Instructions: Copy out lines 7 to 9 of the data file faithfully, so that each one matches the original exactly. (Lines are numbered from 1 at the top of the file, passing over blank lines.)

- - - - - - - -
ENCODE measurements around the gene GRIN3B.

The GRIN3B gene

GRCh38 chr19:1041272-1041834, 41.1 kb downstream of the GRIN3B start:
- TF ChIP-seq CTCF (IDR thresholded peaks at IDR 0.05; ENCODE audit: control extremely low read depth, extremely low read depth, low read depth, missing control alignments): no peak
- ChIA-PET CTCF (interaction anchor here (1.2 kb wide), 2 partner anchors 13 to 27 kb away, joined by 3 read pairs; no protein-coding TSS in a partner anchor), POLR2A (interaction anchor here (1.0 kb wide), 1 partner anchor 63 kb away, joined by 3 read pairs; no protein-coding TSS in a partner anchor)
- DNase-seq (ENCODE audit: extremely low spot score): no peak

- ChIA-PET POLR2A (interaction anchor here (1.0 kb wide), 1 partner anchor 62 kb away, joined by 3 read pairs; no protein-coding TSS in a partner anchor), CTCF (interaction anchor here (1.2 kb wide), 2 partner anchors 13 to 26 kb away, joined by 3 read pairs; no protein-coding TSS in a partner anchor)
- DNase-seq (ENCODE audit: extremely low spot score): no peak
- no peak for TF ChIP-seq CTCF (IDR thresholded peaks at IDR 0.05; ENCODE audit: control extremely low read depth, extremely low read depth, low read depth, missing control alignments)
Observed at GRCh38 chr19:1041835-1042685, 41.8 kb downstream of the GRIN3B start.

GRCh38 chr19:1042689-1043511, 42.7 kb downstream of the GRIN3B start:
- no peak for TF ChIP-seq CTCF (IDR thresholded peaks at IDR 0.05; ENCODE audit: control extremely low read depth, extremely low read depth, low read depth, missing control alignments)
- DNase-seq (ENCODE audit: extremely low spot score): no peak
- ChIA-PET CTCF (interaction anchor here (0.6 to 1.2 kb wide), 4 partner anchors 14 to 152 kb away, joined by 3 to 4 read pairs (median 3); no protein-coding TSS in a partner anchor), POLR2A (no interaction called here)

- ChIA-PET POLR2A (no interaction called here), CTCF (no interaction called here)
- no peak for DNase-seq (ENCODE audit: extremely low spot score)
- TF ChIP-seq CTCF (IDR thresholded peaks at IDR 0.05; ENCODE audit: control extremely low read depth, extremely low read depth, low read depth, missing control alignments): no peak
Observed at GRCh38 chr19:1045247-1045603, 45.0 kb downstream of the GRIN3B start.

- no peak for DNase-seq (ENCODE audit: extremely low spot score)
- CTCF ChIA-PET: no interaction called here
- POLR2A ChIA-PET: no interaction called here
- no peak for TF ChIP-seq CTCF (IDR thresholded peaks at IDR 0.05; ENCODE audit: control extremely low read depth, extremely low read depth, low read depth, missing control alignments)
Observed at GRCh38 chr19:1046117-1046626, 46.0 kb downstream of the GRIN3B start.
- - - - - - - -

- ChIA-PET POLR2A (interaction anchor here (1.0 kb wide), 1 partner anchor 62 kb away, joined by 3 read pairs; no protein-coding TSS in a partner anchor), CTCF (interaction anchor here (1.2 kb wide), 2 partner anchors 13 to 26 kb away, joined by 3 read pairs; no protein-coding TSS in a partner anchor)
- DNase-seq (ENCODE audit: extremely low spot score): no peak
- no peak for TF ChIP-seq CTCF (IDR thresholded peaks at IDR 0.05; ENCODE audit: control extremely low read depth, extremely low read depth, low read depth, missing control alignments)